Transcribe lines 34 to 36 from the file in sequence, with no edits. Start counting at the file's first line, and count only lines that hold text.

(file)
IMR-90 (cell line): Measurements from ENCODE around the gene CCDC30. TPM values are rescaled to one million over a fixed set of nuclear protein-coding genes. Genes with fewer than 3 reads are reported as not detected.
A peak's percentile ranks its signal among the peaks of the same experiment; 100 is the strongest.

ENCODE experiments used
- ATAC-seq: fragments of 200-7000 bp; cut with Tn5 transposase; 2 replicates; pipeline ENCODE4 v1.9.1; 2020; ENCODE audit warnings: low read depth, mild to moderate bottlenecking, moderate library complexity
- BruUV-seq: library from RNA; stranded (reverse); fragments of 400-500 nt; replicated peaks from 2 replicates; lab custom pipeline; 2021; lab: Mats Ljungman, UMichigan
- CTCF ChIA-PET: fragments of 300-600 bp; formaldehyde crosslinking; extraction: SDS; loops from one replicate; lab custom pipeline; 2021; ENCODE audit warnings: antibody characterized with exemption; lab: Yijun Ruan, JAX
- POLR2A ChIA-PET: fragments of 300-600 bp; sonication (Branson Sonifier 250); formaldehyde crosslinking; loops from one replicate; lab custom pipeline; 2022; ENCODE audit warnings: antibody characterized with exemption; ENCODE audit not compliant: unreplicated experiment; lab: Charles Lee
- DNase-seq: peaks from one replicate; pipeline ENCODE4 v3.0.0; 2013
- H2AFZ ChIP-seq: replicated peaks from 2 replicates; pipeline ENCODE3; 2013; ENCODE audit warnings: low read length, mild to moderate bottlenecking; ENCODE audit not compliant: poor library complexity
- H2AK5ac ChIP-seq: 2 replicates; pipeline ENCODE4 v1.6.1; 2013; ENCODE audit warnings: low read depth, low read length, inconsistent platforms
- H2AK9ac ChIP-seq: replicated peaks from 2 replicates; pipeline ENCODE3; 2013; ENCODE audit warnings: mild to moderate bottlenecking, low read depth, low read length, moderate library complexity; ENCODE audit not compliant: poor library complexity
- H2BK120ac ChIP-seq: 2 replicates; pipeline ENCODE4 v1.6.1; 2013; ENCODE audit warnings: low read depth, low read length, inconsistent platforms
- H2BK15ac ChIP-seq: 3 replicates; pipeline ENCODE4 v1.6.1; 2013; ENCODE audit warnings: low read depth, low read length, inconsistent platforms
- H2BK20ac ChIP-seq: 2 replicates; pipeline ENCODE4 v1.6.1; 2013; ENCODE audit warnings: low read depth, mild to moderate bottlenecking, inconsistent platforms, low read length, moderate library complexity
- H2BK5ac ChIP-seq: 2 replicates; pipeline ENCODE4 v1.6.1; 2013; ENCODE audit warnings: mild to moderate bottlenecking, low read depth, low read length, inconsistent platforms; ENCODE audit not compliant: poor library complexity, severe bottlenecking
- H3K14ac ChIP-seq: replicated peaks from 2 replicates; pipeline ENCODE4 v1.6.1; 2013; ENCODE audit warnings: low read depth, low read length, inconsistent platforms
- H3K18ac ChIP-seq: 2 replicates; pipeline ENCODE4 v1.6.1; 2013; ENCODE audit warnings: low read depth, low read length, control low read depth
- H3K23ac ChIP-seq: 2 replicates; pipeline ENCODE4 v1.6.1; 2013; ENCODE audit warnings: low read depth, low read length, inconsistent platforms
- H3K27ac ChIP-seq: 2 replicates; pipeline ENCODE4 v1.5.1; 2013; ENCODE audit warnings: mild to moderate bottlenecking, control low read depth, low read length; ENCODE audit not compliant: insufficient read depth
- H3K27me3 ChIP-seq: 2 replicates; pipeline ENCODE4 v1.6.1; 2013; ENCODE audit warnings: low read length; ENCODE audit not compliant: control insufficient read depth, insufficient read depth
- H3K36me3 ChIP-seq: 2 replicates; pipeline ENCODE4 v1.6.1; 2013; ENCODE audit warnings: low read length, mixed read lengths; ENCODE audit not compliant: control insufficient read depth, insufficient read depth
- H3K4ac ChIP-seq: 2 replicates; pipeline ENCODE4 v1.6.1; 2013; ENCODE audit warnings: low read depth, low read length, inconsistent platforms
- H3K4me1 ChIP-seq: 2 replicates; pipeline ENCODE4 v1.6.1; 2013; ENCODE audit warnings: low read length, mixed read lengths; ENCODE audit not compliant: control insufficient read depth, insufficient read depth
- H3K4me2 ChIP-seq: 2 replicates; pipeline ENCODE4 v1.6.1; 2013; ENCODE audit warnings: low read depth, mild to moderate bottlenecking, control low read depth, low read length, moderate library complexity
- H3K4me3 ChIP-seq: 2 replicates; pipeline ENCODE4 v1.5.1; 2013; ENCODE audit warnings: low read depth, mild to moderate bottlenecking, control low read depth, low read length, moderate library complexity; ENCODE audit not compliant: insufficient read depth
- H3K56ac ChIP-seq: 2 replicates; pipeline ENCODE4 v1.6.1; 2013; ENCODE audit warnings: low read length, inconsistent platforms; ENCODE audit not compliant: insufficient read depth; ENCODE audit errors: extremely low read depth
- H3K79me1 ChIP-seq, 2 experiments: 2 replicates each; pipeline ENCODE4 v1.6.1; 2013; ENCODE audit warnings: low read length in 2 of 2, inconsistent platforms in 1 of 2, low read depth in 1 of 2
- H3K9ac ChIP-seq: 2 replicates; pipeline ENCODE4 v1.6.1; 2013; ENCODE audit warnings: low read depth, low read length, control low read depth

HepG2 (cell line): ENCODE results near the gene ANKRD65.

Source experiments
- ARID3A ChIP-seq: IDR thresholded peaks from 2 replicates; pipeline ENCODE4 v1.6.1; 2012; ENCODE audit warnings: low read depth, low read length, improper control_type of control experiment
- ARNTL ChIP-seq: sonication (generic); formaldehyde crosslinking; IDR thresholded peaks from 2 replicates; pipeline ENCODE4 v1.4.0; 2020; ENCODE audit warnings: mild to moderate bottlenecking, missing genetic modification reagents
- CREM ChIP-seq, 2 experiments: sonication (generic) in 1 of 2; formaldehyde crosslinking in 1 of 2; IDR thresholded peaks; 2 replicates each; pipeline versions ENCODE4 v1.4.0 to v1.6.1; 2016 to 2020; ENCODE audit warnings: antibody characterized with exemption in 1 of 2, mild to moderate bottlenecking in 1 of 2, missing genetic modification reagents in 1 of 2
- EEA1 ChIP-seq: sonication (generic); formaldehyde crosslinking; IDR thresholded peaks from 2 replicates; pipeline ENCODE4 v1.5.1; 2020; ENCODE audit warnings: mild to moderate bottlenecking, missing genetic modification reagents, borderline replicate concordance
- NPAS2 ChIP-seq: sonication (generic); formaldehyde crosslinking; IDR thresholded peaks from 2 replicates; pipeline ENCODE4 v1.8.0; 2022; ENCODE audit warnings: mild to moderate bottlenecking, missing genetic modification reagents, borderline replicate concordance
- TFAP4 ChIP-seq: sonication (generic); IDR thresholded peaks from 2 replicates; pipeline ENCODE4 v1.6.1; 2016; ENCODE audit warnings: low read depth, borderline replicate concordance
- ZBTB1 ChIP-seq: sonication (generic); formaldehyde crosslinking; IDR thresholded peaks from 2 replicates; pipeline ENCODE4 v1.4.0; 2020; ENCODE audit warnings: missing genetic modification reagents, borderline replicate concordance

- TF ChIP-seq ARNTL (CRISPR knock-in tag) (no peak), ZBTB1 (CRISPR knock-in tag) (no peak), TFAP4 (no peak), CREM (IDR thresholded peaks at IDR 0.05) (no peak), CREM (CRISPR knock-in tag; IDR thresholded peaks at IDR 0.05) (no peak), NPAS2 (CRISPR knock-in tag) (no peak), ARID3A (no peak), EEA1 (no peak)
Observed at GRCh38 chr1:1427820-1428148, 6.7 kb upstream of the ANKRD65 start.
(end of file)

- EEA1 ChIP-seq: sonication (generic); formaldehyde crosslinking; IDR thresholded peaks from 2 replicates; pipeline ENCODE4 v1.5.1; 2020; ENCODE audit warnings: mild to moderate bottlenecking, missing genetic modification reagents, borderline replicate concordance
- NPAS2 ChIP-seq: sonication (generic); formaldehyde crosslinking; IDR thresholded peaks from 2 replicates; pipeline ENCODE4 v1.8.0; 2022; ENCODE audit warnings: mild to moderate bottlenecking, missing genetic modification reagents, borderline replicate concordance
- TFAP4 ChIP-seq: sonication (generic); IDR thresholded peaks from 2 replicates; pipeline ENCODE4 v1.6.1; 2016; ENCODE audit warnings: low read depth, borderline replicate concordance